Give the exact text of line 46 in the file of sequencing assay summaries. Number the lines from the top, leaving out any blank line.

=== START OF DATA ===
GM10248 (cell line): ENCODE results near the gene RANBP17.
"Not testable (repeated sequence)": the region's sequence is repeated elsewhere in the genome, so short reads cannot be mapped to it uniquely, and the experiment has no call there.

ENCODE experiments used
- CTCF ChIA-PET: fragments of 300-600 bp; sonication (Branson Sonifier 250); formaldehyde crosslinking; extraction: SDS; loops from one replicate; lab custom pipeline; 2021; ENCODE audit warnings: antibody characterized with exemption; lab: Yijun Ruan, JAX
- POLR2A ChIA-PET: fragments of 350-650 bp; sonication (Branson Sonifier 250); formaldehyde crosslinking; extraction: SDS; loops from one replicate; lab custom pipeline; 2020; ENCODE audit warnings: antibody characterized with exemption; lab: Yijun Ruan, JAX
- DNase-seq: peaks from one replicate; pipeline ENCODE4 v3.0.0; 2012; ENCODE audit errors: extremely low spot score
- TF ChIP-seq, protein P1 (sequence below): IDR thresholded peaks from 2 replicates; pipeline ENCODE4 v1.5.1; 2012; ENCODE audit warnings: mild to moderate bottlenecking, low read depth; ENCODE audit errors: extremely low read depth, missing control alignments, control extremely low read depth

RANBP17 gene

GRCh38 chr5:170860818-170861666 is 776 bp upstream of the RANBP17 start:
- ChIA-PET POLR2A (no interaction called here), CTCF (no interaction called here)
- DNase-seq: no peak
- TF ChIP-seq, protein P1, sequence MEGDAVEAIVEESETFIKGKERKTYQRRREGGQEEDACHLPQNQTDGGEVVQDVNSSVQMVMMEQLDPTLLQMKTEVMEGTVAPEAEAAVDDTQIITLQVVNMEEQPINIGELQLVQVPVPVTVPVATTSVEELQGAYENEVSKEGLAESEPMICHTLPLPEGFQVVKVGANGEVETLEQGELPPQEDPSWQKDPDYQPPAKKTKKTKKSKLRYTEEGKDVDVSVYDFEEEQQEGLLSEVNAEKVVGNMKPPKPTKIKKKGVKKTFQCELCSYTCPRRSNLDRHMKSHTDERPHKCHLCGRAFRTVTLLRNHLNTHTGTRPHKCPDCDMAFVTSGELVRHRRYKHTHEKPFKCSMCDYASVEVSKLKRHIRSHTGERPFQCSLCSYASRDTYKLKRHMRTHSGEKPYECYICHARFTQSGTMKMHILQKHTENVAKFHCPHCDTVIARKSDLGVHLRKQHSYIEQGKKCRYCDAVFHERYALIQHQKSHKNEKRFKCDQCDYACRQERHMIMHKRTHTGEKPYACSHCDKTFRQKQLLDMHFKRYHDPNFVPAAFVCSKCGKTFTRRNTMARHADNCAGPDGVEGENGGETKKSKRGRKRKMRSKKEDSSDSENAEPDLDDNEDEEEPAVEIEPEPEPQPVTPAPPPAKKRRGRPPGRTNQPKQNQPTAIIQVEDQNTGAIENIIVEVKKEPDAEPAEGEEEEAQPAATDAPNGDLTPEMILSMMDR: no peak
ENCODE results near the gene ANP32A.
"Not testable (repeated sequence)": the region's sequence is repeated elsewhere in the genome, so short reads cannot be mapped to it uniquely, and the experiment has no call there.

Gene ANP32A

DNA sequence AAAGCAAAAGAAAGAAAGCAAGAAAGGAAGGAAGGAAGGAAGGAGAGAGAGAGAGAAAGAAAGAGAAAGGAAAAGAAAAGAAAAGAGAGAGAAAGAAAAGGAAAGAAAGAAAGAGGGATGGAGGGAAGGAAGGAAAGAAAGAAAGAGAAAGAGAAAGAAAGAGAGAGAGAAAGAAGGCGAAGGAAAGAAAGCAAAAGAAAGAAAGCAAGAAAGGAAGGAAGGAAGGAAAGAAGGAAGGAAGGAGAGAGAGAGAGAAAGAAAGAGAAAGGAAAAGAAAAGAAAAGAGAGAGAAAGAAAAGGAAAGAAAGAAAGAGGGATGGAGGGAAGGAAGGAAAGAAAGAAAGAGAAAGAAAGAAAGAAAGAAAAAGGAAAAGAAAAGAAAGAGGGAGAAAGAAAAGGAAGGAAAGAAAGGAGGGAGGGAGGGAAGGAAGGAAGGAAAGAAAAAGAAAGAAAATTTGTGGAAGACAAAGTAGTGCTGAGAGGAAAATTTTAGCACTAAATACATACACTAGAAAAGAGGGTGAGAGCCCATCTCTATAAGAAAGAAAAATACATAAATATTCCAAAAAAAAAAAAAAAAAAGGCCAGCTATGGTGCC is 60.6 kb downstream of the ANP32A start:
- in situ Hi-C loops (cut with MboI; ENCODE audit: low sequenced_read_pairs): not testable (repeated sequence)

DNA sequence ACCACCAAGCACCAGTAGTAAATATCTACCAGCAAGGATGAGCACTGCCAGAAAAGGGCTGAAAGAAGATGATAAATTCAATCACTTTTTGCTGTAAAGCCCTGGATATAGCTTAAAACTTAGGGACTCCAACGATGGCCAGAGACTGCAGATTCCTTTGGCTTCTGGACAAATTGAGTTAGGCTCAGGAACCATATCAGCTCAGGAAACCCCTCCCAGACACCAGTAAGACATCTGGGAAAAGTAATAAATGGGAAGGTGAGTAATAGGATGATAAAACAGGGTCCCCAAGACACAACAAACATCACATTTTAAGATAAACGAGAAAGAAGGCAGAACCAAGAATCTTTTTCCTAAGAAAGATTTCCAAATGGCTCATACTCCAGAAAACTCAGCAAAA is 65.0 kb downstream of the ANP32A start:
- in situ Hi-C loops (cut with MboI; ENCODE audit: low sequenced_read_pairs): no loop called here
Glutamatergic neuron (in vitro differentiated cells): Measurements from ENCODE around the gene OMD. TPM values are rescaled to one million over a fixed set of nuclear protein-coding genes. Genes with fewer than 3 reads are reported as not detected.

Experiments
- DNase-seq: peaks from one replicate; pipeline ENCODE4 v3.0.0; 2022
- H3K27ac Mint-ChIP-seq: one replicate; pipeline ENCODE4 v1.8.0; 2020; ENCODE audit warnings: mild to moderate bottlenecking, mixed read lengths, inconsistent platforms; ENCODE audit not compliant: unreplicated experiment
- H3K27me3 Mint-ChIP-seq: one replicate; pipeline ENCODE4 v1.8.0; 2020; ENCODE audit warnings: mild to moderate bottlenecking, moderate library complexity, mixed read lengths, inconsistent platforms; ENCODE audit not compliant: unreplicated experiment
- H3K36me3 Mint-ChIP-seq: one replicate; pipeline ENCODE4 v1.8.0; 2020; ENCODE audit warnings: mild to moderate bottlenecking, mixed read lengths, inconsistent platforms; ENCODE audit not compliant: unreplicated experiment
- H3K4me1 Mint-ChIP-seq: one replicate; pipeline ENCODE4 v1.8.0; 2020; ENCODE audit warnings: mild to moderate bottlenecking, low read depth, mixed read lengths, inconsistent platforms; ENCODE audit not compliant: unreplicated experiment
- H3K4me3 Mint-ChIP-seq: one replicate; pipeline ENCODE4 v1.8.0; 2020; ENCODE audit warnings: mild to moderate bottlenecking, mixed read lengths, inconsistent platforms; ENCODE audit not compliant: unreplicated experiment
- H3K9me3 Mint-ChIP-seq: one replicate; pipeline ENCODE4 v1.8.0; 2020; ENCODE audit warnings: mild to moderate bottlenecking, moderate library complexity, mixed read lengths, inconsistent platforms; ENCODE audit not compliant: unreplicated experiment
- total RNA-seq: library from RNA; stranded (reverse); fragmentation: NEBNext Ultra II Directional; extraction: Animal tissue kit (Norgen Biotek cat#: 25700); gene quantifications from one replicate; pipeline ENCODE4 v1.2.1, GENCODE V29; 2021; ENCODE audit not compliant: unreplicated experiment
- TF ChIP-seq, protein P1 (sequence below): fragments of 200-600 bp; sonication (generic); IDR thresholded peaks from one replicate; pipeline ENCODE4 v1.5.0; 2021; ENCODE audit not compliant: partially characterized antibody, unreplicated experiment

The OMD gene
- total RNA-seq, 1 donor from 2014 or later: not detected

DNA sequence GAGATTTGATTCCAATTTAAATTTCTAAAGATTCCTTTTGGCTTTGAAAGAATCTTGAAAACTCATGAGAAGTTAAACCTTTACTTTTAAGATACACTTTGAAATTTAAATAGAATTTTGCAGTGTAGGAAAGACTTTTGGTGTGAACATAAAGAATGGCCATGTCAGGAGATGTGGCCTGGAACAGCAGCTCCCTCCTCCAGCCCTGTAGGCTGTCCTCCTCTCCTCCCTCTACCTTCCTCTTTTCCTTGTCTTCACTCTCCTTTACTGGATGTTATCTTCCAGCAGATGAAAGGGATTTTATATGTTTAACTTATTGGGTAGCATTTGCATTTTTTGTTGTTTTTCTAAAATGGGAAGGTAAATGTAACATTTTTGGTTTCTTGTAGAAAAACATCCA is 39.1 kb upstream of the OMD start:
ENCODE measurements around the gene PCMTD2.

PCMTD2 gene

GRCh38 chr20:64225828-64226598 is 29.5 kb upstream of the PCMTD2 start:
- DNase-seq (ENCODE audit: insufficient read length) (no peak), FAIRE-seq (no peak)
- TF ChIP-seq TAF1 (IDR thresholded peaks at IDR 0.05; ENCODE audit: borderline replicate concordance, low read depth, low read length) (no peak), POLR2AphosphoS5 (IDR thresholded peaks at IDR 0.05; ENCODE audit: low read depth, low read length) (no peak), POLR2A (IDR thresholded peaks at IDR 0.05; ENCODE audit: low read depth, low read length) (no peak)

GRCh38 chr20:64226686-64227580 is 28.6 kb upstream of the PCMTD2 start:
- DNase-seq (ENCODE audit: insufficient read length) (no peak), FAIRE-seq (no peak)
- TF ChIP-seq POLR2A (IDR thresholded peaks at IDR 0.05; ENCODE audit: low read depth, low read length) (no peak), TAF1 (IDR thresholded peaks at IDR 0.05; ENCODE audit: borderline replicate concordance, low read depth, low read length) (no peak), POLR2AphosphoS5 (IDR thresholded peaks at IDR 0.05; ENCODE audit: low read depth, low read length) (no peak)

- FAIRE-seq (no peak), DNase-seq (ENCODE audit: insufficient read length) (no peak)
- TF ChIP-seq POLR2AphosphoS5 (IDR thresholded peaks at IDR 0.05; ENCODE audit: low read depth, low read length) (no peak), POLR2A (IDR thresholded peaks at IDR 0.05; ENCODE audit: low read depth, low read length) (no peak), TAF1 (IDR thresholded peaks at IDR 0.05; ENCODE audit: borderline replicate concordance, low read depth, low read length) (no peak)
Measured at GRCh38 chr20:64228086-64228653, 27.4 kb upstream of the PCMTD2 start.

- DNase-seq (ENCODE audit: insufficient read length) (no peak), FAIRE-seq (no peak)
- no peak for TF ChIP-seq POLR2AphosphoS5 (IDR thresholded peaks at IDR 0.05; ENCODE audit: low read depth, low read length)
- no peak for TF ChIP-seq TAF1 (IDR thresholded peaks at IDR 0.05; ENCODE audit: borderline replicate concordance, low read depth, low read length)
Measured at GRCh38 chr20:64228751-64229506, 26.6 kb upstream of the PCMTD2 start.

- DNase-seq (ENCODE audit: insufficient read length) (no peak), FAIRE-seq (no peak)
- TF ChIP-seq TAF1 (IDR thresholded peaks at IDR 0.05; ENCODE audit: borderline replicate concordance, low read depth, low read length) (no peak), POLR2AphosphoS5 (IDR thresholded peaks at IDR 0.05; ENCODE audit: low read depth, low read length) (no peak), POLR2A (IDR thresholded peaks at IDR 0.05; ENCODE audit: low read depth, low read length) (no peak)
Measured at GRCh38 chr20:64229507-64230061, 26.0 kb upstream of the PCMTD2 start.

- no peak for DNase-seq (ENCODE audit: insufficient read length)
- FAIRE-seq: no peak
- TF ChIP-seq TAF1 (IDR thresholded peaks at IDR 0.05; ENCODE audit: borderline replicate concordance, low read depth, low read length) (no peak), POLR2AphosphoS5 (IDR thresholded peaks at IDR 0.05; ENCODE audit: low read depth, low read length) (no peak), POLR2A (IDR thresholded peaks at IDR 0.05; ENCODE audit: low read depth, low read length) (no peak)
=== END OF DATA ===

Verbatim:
- no peak for TF ChIP-seq POLR2AphosphoS5 (IDR thresholded peaks at IDR 0.05; ENCODE audit: low read depth, low read length)